this time for criminals.
So far, HUD has only used "disparate impact" to claim that certain well-off communities have discriminated against protected classes of racial minorities in the location of their public housing projects. Westchester County in New York was hit with a suit for discrimination by disparate impact even though there was no intent to discriminate and no act that led to any discrimination occurred. But because more minority races use public housing, the impact of where they lived was a burden on them more than whites.
Now HUD Secretary Julian Castro extends his regulatory reach into rental housing "biases" by claiming denial of housing for people with criminal records is discrimination. The Fair Housing Act maintains that protected class status is for race, religion, sex, disability, familial status and national origin. Some states and cities have added to the federal, legal definition for their jurisdictions, but having a criminal record has is not protected because it involves a voluntary, illegal, action on the part of a person, not the status of who the person is.
What is HUD under President Obama trying to accomplish?
The government now controls local land use and zoning decisions using the illegitimate reasoning of "disparate impact." Renters are dependent on government and have no choice about where to live.
If the Obama administration wanted low-income people who depend on subsidized housing to have a choice about where THEY want to live, the government would issue them Section 8 vouchers for housing. But the government does NOT want its dependents to decide any such thing for themselves because a great many minority families would choose to live in neighborhoods where their minority was the majority. That goes against the top-down government plan of bringing the city to the suburbs. If low-income families wanted to live in these areas, Section 8 vouchers could handle that.
Why attack rental housing providers?
Because they are businesses and easy to regulate and control where private homes are not. It isn't about race, it's about control. Control of health care, control of energy, transportation, land use, water, housing... what's next, food? If suburbs are to be broken and integrated into the city, they need a path.
HUD wants to recreate cities and suburbs in a new way.
How? Continue reading future posts on the planned, political undoing of the Suburbs. Deny it if you must, but those rose-colored glasses are breaking.
Something tells me the rules Secretary Castro claims are necessary to prevent discrimination will never affect him.
Choice belongs to the political elite.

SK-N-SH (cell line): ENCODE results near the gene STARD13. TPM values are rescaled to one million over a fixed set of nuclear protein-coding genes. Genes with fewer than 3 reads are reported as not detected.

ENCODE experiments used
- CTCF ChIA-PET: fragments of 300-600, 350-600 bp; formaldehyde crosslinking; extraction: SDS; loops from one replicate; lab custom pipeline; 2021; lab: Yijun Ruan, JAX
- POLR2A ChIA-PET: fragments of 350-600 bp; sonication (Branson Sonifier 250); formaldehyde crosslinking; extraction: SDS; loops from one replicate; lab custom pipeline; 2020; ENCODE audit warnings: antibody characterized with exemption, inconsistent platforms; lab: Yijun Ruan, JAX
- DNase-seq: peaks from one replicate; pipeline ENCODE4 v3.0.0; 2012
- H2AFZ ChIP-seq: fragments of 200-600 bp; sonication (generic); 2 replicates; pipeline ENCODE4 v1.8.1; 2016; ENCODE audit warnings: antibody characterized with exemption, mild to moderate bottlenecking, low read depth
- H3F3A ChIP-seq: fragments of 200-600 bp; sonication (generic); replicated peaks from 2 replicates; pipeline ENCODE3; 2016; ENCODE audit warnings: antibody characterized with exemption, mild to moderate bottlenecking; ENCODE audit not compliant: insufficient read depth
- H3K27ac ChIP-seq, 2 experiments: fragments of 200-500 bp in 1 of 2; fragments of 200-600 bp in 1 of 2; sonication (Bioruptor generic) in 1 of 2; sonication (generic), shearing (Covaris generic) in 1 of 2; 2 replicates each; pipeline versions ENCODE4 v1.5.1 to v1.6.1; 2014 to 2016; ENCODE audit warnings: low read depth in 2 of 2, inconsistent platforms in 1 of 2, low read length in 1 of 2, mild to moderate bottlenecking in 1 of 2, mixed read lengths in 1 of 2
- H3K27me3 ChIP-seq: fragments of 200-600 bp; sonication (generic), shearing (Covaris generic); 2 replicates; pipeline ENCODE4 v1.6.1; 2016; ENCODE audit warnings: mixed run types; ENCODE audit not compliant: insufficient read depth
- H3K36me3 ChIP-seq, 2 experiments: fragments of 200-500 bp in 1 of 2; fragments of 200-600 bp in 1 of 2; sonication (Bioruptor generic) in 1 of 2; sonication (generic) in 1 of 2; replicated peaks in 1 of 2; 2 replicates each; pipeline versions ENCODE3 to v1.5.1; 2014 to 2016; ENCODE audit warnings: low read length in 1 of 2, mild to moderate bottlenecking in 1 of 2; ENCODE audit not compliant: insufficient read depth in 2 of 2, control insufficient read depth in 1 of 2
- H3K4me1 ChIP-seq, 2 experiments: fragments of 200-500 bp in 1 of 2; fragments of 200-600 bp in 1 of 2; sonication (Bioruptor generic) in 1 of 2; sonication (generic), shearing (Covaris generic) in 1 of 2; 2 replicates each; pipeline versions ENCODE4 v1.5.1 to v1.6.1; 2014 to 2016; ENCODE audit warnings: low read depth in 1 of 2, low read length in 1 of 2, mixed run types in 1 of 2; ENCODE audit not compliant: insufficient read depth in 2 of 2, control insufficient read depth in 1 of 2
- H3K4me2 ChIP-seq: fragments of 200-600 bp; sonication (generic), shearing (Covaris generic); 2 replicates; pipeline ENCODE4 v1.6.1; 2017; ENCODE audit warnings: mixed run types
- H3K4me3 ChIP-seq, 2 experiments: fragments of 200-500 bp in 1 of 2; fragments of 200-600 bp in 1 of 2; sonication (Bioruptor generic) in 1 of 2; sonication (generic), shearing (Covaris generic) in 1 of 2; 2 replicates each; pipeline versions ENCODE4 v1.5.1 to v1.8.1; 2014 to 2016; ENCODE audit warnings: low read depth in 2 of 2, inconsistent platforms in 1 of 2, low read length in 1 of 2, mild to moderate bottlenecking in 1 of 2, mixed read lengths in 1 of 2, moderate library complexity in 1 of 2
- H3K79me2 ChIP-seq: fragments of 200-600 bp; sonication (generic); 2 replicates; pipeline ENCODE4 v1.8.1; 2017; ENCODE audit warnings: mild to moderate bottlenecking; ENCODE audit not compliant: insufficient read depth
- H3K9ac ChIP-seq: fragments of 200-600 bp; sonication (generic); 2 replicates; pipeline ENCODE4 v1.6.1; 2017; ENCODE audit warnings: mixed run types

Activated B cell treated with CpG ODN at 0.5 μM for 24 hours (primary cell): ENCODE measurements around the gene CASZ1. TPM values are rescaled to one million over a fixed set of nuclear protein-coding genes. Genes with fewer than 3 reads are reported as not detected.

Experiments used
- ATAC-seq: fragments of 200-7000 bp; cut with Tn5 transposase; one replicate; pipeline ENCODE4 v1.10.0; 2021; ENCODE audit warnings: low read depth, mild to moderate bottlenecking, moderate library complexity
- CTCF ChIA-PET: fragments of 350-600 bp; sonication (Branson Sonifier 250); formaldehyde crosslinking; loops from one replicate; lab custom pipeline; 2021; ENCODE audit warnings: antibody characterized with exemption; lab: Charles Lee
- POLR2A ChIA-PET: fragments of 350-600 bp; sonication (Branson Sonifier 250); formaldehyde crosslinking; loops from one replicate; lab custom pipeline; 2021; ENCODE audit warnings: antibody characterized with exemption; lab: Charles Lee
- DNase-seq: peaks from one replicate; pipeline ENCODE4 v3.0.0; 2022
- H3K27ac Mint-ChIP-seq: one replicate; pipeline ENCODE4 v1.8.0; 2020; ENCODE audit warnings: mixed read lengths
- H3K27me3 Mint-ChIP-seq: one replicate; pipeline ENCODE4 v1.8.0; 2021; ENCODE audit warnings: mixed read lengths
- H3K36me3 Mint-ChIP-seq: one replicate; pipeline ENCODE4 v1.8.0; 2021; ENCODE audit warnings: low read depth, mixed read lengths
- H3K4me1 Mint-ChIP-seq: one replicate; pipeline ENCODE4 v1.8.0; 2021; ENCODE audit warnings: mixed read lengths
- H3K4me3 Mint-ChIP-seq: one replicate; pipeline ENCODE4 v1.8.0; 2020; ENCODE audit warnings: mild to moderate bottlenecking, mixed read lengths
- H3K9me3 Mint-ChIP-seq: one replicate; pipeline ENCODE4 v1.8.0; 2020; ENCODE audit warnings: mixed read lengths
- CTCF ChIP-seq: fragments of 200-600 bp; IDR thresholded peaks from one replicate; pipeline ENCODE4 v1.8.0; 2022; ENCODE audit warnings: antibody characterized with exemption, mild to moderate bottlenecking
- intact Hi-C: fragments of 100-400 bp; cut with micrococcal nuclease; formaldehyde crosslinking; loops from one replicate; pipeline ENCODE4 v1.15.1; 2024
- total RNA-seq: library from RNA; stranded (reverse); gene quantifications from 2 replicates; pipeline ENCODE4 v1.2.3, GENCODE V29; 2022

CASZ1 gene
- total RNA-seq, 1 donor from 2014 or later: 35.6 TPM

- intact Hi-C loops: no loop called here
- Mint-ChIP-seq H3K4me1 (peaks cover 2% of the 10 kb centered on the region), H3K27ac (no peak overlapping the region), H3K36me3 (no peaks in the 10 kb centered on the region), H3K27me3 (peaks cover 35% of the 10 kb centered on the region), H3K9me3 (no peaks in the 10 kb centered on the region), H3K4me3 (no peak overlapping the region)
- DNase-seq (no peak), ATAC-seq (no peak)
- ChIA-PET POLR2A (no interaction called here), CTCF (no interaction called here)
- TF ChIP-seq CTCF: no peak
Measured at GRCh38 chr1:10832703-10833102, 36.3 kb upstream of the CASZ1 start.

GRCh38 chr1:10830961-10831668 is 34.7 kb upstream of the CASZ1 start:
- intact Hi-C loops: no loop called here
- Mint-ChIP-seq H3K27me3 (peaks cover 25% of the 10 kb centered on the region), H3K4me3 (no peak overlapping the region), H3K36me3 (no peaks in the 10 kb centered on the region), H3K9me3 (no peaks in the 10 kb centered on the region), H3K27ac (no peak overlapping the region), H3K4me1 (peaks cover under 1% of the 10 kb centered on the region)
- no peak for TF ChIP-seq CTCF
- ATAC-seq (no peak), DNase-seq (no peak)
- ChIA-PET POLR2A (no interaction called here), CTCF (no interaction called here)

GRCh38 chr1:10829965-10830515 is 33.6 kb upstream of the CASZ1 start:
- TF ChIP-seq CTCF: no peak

Blanket bans on criminal convictions violate Fair Housing Act, HUD says Oregonlive, April 4, 2016 By Luke HammillJulian Castro now serves as the secretary of the U.S. Department of Housing and Urban Development, which ruled Monday that blanket bans on criminal convictions violate the Fair Housing Act.
Landlords who institute blanket bans on tenants with prior arrests or criminal convictions are in violation of the Fair Housing Act, the U.S. Department of Housing and Urban Development said in a document released Monday.
The 1968 law prohibits housing discrimination on the basis of protected characteristics like race, religion, sex or national origin. Having a criminal record is not one of the protected characteristics, but blanket bans on arrests and convictions violate the act "because of widespread racial and ethnic disparities in the U.S. criminal justice system," wrote Helen R. Kanovsky, general counsel for the federal housing agency, in the document.
"Criminal history-based restrictions on access to housing are likely disproportionately to burden African Americans and Hispanics," Kanovsky wrote.
In addition to banning intentional housing discrimination, Kanovsky wrote, the Fair Housing Act also prohibits "practices that have an unjustified discriminatory effect because of race, national origin or other protected characteristics."
The agency's decision comes amid a national re-shaping of the politics surrounding the criminal justice system. Portland and Oregon last year joined the growing number of cities and states to pass "ban the box" legislation prohibiting employers from asking about a prospective employee's criminal history on a job application. And prison reform won rare bipartisan support in the U.S. Senate last fall.
Links to other housing related articles in the Oregonian: